DOIs can be minted in 2 ways, automated through the DataCite DOI API(s) or manually via the DataCite Fabrica interface.
DataCite schema mandatory elements
- URL - The URL for the landing page of the dataset. (Passed as a parameter and not part of the XML metadata)
- Title - A name or title by which a resource is known.
- Creators - The main researchers involved in producing the data, or the authors of the publication, in priority order.
- Publisher - The holder of the data (including archives as appropriate) or institution that submitted the work.
- Publication Year - The year when the data was or will be made publicly available.
- ResourceType (with mandatory general type description sub property) - A description of the resource.
Consortium Organisations will be required to provide the 'resourceType' metadata element when minting DOIs for grey literature with Schema versions earlier than 4.0 (e.g. v3.1).
An XML example of DataCite metadata can be found in the DataCite Schema XML Example section of this document.
Once a DOI has been minted, DataCite will give public access to the XML metadata associated with the DOI via a publicly accessible service point.
ARDC does not update the information stored with DOIs which have been minted through the ARDC DOI service. This is the responsibility of the client that minted the DOI.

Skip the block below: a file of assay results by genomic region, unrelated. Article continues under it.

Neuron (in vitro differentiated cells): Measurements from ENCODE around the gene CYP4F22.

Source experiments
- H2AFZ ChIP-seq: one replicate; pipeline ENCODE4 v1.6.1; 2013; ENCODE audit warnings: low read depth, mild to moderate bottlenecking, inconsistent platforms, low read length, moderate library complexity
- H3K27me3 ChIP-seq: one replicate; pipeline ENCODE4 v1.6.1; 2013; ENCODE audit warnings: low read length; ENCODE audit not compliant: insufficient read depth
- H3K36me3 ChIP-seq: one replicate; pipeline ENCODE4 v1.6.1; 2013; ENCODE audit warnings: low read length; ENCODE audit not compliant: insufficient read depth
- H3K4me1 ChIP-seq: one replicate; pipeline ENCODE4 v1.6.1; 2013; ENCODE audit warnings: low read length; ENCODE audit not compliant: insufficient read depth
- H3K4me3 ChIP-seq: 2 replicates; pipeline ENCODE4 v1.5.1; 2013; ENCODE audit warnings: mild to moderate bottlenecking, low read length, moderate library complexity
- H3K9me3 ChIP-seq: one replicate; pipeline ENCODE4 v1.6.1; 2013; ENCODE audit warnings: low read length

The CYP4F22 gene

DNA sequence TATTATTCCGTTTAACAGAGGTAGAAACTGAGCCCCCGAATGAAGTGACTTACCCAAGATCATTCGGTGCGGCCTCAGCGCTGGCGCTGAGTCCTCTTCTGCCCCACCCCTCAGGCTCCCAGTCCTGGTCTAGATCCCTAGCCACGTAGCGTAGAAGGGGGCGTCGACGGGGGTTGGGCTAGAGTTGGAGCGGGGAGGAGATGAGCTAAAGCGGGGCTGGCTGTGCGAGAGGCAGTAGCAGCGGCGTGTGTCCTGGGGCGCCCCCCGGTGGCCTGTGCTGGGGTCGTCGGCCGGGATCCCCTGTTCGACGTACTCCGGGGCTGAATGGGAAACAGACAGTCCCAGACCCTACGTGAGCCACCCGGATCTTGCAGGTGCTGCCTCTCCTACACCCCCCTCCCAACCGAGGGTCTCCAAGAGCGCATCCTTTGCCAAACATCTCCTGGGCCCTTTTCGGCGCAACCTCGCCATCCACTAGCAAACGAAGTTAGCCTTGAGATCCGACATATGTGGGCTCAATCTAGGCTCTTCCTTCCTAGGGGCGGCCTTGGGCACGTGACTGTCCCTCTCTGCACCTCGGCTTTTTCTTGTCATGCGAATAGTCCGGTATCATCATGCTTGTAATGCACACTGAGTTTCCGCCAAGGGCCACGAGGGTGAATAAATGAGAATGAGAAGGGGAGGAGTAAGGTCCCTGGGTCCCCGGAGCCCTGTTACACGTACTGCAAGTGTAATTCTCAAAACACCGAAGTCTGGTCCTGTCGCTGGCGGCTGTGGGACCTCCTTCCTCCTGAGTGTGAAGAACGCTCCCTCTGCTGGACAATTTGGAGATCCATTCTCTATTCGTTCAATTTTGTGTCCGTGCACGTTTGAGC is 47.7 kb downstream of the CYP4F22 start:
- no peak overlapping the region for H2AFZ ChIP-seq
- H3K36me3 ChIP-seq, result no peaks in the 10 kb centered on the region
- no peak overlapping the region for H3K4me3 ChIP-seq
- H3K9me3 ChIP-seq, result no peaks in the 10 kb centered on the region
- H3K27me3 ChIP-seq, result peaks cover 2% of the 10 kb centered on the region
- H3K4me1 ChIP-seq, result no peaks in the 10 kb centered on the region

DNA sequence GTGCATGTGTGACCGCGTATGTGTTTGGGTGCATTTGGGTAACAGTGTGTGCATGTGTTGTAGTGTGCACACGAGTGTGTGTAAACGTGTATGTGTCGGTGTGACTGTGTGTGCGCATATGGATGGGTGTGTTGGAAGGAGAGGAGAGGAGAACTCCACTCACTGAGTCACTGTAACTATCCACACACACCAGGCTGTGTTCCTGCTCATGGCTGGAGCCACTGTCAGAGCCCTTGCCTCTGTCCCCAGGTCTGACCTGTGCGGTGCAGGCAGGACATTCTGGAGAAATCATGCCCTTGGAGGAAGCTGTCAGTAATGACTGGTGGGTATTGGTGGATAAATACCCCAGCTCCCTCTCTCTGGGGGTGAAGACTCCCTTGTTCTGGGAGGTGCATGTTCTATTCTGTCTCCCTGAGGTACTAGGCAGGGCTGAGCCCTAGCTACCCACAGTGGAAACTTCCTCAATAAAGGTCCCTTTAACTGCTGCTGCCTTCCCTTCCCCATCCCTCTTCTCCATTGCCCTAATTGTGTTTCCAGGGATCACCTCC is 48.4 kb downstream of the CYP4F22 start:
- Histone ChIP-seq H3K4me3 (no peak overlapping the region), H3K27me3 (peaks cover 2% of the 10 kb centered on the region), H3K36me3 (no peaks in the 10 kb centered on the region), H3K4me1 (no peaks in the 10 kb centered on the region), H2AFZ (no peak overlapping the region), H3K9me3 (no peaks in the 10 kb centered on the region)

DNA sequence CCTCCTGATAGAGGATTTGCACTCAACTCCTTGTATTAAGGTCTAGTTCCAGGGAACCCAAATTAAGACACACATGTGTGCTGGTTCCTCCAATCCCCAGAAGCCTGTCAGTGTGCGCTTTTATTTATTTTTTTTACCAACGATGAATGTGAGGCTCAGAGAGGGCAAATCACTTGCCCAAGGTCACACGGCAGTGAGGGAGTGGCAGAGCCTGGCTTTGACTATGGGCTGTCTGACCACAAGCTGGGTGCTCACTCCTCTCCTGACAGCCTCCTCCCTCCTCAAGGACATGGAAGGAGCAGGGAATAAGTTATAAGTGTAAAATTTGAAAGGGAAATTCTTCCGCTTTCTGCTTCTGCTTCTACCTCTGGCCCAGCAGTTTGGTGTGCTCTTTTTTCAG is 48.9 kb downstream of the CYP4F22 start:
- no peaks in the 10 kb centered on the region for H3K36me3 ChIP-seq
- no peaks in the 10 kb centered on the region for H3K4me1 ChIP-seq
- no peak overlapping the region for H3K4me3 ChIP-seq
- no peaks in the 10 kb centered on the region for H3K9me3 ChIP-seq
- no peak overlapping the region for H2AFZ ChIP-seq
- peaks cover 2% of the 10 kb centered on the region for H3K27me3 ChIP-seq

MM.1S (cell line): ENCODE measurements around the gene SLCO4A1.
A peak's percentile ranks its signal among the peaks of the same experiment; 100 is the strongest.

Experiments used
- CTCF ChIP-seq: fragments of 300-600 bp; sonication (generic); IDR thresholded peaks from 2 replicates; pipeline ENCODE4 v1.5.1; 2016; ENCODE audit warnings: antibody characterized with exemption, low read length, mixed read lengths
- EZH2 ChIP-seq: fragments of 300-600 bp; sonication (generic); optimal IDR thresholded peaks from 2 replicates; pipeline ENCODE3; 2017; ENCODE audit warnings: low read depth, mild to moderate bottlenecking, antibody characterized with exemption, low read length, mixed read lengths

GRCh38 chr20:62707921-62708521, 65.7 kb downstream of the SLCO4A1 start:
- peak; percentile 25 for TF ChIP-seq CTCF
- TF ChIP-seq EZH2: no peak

All DOIs must be associated with a resolvable URL pointing to a landing page for the data being identified. This means that resolving DOIs is as simple as prefixing the DOI with the DOI System's resolution service address (https://doi.org/) in a browser address bar e.g. https://doi.org/10.1594/PANGAEA.726855.
Note that as of July 2018 DataCite is no longer registering test DOIs in the global Handle System. This means that test DOIs will no longer be resolvable. The main reason for this change is to prevent handles being orphaned after the test DOIs are deleted.
It is important to understand that the Handle System (the technical infrastructure for DOIs) is a distributed network system. The consequence of this is inherent latency. DOIs have TTL (time to live) defaulted to 24 hours, so any changes will be visible to the resolution infrastructure only when the TTL expires.